The Wall Street Journal is reporting that Microsoft and Activision Blizzard "have agreed" behind the scenes that CEO Bobby Kotick will step down after the upcoming $68.7 billion acquisition is complete.
Officially, Microsoft and Activision Blizzard have not confirmed plans for Kotick's exit.
Microsoft's only comment about Kotick was to state that he would remain on as CEO "to further strengthen the company’s culture and accelerate business growth," though there's wiggle room in that statement for his long-term employment.
Questions about Kotick's employment have swirled ever since the Wall Street Journal also reported that Kotick himself had been implicated in some of the alleged toxic behavior at Activision Blizzard. Not only does Kotick stand accused of threatening an assistant, he also allegedly protected Treyarch co-founder Dan Bunting after he was recommended for firing by human resources after being accused of sexual harassment. (Bunting left the company right before that Wall Street Journal report was released).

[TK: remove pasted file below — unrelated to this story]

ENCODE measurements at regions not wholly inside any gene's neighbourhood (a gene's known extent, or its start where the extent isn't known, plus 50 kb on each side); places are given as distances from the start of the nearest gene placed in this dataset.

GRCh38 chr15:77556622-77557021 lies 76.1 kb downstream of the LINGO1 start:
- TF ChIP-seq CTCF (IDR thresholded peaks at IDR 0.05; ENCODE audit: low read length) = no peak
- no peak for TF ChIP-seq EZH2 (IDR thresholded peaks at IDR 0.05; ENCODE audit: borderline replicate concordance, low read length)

Activision Blizzard's board of directors have stood by Kotick even as direct accusations against him mounted up. Prior to this report, the only news about his possible job change was promises he made to various Activision Blizzard leaders that he would leave the company if he could not change the company's culture.
For the last few months, some Activision Blizzard employees and investors have called for Kotick's resignation. It's likely that any exit affiliated with the company acquisition would reward Kotick with exceptional financial benefits despite his alleged role in the "frat bro" -like culture at Activision Blizzard and last year's pledge to take a significant salary cut for fiscal 2021 and 2022.
Questions about Kotick's exit continue to swirl as news of the Microsoft acquisition of Activision Blizzard continues to unfold. When did discussions about such an acquisition begin? How did news about Kotick's behavior impact negotiations? How is Microsoft preparing to acquire a company that's saddled with state and federal regulatory lawsuits?
This does not seem to be the end of the Activision Blizzard story--only another chapter in a saga that will have huge implications for the industry and the workers who make it possible.